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1963 - Leona Cox Community School breaks ground in Canyon Country [story]
Leona Cox

Now and Then in the SCV | Commentary by Darryl Manzer
| Thursday, Jun 26, 2014

mug_darrylmanzer2I don’t want to write about billboards today. That subject can wait a month or so. I’m going to sit back and enjoy a summer day in our fair valley of Santa Clarita.

There was a time when I lived in the Pico Canyon oil town of Mentryville, in the Pico Cottage. On a summer day I would saddle up a horse after I finished my chores and head out for a ride.

Sometimes I would ride along our fence lines and check for breaks in the wire. Other rides were to check on our cattle that were scattered up the canyon all the way to the wells and beyond.

I’ve been reading about the number of coyote attacks on small animals in Valencia and other parts of our valley. Them critters can adapt to just about any environment, even in and on our city streets.

For those of you who have lost a cat or dog, please remember they are a part of the food chain as far as a coyote or bobcat is concerned. Be aware at all times when you’re outside with your pets.

It was in one of those Facebook comments that I said maybe a shotgun could be used. Well, no it can’t, but it sure is tempting, isn’t it? What can be used is common sense, something that seems to be in exceedingly short supply in the SCV these days.

That gentleman named Murphy (of Murphy’s Law fame) was exhibited at City Council on Tuesday night. In this case, some folks who submitted a petition were shocked that when the council was given a choice, it picked the choice these folks didn’t really want.

So this brings us to Rule No. 1 for dealing with politicians: Anytime you give a choice to a politician, he or she will pick the choice you don’t want.

Now, I happen to like the choice the City Council made. There were a whole lot of folks angry, and one of them was asked to leave the Council Chambers. I left early and missed that action. I would have loved to see it.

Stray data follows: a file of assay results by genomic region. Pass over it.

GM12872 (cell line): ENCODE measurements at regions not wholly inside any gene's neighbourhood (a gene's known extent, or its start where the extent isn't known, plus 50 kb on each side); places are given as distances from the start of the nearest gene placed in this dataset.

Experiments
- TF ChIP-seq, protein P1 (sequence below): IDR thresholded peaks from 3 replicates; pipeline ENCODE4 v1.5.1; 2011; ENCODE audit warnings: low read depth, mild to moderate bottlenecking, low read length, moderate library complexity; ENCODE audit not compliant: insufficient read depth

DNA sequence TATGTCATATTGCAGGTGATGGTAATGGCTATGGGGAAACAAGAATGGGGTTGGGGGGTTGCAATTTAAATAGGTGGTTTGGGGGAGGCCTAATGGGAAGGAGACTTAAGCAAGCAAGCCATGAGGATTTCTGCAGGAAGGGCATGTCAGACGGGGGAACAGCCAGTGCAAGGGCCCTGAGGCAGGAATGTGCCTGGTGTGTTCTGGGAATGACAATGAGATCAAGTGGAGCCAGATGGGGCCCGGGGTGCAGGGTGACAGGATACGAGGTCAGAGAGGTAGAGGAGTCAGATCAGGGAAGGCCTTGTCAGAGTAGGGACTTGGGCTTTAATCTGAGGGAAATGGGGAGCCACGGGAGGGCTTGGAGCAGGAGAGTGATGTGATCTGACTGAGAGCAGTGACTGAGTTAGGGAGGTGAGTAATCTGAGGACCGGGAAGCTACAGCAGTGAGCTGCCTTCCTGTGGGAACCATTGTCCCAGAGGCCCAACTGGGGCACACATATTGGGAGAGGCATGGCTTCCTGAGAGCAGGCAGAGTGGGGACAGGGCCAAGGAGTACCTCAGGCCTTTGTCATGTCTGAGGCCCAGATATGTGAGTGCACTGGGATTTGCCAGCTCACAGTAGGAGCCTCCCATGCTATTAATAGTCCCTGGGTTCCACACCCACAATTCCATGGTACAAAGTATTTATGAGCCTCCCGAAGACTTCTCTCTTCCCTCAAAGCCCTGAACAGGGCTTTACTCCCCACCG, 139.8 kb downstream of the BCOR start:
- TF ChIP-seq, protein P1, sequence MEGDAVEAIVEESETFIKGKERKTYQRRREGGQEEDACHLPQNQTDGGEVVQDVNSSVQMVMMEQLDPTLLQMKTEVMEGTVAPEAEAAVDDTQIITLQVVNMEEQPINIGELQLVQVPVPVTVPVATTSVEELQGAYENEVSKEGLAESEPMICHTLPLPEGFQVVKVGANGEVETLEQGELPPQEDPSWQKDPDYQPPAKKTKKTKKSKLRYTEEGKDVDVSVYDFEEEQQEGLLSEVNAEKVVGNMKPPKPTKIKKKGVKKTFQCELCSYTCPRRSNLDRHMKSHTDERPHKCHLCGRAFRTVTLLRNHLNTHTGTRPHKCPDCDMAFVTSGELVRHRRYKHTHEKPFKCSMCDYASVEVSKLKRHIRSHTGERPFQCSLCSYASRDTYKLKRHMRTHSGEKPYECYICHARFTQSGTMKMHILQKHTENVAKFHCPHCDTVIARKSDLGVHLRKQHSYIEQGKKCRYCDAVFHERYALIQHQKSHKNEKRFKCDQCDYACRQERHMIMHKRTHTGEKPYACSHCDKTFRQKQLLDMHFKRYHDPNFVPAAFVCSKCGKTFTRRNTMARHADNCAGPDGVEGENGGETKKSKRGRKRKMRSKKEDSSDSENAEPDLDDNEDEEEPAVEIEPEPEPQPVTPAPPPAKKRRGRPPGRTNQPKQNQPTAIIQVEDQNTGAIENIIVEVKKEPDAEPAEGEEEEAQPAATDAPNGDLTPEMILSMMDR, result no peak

Then there is Rule No. 2: Yelling at the City Council when in the council chambers is not supportive of your cause. That hand-waving rule has to go, too. It just plain looks more stupid every time I see it.

I did hear some polite applause. That is cool, I think. This isn’t the English House of Commons during “Questions of the Prime Minister,” so no need for the snide remarks that aren’t so loud after all.

One word I heard often during City Council meetings I attended in Chesapeake and Suffolk, Va., was “gadfly.” This describes someone who always has something to say on just about every subject before a City Council, but all his or her talks sound the same.

A gadfly is found in both the female and male forms. So this brings us to Rule No. 3: Trust the power of silence.

If you say nothing, folks will wonder why you are silent, and that holds a lot of power. An extension of this rule goes something like, “Better to be thought the fool than to speak and remove all doubt.” I’m convinced at least one of our City Council members violates this rule often.

So you are now prepared with some basic rules for attending council meetings besides those that are posted in the chamber. Here they are better explained:

1. Don’t give the people in the council meeting a choice, because between them and the council, everyone will make the wrong choice.

2. Don’t yell at the council when it isn’t your turn. Speaking louder does not mean they can hear you better.

3. Remain silent until you have to go into the restroom or outside to yell and scream. Use the power of silence.

I wish more people could have attended Tuesday’s meeting. Sometimes folks get just a little wrapped up in rope and other items we cannot use.

Please be kind and civil with your words and gestures is Rule No. 4.

Funny – I learned that in Castaic in about 1955.

Wear clean undies, and make the blouse or shirt you wear is clean, too. Single guys should be able to use an iron. Get the wrinkles out.

That’s about it. I really enjoyed Tuesday’s council meeting. It was a chance to see once again how special our form of government is … and all of the “special” folks who turned up there.


Darryl Manzer grew up in the Pico Canyon oil town of Mentryville in the 1960s and attended Hart High School. After a career in the U.S. Navy he returned to live in the Santa Clarita Valley. He can be reached at dmanzer@scvhistory.com and his commentaries are archived at DManzer.com. Watch his walking tour of Mentryville [here].

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